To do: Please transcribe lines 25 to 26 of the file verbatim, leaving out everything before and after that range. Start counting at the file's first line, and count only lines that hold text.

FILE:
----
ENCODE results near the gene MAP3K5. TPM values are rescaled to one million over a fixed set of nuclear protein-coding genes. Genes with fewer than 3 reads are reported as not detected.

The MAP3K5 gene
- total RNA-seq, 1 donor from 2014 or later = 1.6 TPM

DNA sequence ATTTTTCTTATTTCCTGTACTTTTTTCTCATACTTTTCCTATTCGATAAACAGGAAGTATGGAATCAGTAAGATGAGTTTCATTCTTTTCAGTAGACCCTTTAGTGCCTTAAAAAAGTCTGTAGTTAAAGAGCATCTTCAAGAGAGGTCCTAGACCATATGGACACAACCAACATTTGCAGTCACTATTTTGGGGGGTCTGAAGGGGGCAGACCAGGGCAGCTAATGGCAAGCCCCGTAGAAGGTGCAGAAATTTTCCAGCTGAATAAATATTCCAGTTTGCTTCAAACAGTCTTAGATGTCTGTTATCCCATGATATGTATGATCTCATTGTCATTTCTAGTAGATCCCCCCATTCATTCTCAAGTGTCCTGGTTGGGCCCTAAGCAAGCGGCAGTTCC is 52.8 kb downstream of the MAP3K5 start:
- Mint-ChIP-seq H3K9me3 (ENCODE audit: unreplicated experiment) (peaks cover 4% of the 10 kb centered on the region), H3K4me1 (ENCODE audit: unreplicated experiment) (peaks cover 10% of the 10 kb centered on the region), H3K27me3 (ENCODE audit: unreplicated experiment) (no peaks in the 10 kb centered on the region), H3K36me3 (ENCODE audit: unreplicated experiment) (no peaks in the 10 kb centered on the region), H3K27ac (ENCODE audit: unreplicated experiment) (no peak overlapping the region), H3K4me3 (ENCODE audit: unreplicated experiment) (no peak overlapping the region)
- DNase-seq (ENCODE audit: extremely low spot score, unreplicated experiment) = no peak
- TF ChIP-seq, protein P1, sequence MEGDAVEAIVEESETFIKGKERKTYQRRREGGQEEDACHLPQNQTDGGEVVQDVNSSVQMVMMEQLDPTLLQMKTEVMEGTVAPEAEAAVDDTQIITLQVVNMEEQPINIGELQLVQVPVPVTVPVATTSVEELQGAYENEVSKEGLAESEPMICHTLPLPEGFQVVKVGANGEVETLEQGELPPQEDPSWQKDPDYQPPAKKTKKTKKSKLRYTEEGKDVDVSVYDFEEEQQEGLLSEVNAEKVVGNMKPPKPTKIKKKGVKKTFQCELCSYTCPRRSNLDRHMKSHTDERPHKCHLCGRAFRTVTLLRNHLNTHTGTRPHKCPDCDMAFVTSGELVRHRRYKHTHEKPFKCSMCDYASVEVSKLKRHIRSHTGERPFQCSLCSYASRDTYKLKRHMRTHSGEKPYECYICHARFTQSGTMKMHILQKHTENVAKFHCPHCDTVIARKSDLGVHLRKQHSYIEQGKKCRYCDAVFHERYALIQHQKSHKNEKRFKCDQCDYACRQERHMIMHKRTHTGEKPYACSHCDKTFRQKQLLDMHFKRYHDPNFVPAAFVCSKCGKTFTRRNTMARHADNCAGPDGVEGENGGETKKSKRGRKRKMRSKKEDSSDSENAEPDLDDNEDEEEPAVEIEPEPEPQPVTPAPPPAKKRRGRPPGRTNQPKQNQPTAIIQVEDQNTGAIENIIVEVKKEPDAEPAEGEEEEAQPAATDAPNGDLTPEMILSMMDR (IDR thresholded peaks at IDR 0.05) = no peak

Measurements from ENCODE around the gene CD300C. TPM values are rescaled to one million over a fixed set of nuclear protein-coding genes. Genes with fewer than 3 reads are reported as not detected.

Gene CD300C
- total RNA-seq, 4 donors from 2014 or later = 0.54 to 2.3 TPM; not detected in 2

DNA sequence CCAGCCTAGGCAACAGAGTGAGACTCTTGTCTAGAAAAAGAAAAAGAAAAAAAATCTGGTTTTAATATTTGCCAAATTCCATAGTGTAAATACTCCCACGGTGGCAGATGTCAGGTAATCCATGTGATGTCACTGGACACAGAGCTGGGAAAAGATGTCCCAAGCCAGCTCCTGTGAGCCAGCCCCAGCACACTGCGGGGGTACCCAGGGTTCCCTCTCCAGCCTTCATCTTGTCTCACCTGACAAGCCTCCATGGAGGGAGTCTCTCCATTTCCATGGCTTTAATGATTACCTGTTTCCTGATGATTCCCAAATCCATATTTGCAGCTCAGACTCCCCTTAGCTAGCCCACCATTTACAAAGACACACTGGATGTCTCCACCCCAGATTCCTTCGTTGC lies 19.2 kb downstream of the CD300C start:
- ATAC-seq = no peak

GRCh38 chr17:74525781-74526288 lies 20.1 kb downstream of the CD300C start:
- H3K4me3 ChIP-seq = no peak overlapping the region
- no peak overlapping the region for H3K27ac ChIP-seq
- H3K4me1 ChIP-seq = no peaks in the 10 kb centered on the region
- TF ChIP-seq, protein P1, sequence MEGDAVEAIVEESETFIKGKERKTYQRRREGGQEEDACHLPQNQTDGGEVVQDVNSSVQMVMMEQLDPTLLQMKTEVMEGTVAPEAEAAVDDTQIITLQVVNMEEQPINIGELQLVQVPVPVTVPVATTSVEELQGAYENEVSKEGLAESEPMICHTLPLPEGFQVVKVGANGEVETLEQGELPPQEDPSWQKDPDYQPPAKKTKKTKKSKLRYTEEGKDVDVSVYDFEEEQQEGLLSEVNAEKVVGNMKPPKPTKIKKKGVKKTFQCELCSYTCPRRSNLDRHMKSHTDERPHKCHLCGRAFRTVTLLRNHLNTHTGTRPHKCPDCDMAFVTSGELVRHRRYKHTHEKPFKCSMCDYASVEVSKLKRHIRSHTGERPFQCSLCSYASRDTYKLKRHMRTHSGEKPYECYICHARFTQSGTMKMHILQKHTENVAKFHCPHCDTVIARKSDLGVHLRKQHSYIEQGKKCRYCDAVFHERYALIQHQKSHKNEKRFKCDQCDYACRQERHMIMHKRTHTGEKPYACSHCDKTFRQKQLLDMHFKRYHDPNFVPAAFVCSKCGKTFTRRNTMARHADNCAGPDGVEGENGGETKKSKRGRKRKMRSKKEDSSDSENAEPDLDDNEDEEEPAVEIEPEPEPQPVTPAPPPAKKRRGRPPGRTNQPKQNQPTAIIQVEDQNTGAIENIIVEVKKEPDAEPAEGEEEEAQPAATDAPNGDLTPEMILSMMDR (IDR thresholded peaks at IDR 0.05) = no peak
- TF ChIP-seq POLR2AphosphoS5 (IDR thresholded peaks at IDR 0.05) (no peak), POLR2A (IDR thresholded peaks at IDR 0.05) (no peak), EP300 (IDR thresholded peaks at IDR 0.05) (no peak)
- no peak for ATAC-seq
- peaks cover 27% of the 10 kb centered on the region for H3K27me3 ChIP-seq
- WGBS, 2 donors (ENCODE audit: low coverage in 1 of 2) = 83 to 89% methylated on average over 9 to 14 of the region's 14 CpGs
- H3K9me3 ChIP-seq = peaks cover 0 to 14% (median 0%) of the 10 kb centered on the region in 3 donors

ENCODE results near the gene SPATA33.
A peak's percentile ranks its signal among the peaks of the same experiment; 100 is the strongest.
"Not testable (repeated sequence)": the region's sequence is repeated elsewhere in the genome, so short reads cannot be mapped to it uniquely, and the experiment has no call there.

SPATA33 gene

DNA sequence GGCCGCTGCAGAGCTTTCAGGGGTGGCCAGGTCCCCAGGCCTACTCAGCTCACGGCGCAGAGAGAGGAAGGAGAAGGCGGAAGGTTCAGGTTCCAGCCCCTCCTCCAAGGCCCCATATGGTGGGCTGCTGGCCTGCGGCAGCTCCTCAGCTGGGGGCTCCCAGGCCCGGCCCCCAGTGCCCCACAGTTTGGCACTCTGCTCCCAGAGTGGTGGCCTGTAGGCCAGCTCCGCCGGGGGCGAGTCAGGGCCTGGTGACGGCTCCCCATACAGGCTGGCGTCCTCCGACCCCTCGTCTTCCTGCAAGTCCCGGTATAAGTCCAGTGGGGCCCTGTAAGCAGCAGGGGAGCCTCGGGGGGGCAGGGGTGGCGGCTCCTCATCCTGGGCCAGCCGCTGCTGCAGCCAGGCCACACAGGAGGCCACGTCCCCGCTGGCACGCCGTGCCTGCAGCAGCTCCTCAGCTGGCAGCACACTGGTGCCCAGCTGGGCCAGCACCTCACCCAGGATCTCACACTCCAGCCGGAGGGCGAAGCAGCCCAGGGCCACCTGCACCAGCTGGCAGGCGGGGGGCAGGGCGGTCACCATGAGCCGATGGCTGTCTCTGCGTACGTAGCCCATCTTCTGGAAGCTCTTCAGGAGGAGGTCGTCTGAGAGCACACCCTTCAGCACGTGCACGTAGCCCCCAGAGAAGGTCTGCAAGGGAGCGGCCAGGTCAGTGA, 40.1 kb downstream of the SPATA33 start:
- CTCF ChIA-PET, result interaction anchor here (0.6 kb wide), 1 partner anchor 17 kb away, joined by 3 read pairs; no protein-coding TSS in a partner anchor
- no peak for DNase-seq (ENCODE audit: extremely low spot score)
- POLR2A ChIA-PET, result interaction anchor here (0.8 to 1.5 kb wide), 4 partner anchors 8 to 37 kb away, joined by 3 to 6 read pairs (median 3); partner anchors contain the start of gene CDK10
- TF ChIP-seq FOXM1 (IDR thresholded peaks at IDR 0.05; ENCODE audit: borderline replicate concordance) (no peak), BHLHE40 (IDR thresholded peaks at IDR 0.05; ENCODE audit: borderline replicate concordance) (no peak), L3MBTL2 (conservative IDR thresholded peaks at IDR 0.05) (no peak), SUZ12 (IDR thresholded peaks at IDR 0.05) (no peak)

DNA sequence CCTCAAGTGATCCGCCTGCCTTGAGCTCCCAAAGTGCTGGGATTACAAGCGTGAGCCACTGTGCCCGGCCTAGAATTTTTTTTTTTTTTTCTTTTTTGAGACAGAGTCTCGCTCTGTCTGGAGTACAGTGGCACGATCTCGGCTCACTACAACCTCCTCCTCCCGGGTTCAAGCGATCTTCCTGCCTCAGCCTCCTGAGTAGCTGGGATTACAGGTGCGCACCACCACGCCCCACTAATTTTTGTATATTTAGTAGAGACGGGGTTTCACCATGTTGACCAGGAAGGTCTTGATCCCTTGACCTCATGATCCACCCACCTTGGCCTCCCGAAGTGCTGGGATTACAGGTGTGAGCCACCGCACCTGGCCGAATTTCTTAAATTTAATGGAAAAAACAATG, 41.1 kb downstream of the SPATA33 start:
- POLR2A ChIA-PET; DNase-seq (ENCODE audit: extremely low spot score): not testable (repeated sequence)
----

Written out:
"Not testable (repeated sequence)": the region's sequence is repeated elsewhere in the genome, so short reads cannot be mapped to it uniquely, and the experiment has no call there.

SPATA33 gene